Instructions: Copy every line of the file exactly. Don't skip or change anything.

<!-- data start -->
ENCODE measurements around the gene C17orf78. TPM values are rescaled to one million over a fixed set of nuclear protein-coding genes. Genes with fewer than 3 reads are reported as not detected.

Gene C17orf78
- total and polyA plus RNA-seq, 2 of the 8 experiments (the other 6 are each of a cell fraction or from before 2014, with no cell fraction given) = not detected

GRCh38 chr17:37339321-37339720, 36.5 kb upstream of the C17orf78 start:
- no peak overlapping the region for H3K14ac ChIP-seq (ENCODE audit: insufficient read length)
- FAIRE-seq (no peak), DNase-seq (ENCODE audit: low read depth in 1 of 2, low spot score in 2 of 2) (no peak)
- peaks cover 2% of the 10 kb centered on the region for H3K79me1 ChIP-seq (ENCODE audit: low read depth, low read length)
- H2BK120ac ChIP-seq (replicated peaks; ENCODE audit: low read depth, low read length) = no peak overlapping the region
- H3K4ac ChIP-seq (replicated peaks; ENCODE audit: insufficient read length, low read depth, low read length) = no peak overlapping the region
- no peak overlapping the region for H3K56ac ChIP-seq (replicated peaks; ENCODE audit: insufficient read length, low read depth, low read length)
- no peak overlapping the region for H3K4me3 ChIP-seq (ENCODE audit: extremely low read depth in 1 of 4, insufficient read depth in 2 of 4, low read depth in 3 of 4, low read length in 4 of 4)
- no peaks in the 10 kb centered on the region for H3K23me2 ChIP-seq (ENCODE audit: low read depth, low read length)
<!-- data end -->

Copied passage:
ENCODE measurements around the gene C17orf78. TPM values are rescaled to one million over a fixed set of nuclear protein-coding genes. Genes with fewer than 3 reads are reported as not detected.

Gene C17orf78
- total and polyA plus RNA-seq, 2 of the 8 experiments (the other 6 are each of a cell fraction or from before 2014, with no cell fraction given) = not detected

GRCh38 chr17:37339321-37339720, 36.5 kb upstream of the C17orf78 start:
- no peak overlapping the region for H3K14ac ChIP-seq (ENCODE audit: insufficient read length)
- FAIRE-seq (no peak), DNase-seq (ENCODE audit: low read depth in 1 of 2, low spot score in 2 of 2) (no peak)
- peaks cover 2% of the 10 kb centered on the region for H3K79me1 ChIP-seq (ENCODE audit: low read depth, low read length)
- H2BK120ac ChIP-seq (replicated peaks; ENCODE audit: low read depth, low read length) = no peak overlapping the region
- H3K4ac ChIP-seq (replicated peaks; ENCODE audit: insufficient read length, low read depth, low read length) = no peak overlapping the region
- no peak overlapping the region for H3K56ac ChIP-seq (replicated peaks; ENCODE audit: insufficient read length, low read depth, low read length)
- no peak overlapping the region for H3K4me3 ChIP-seq (ENCODE audit: extremely low read depth in 1 of 4, insufficient read depth in 2 of 4, low read depth in 3 of 4, low read length in 4 of 4)
- no peaks in the 10 kb centered on the region for H3K23me2 ChIP-seq (ENCODE audit: low read depth, low read length)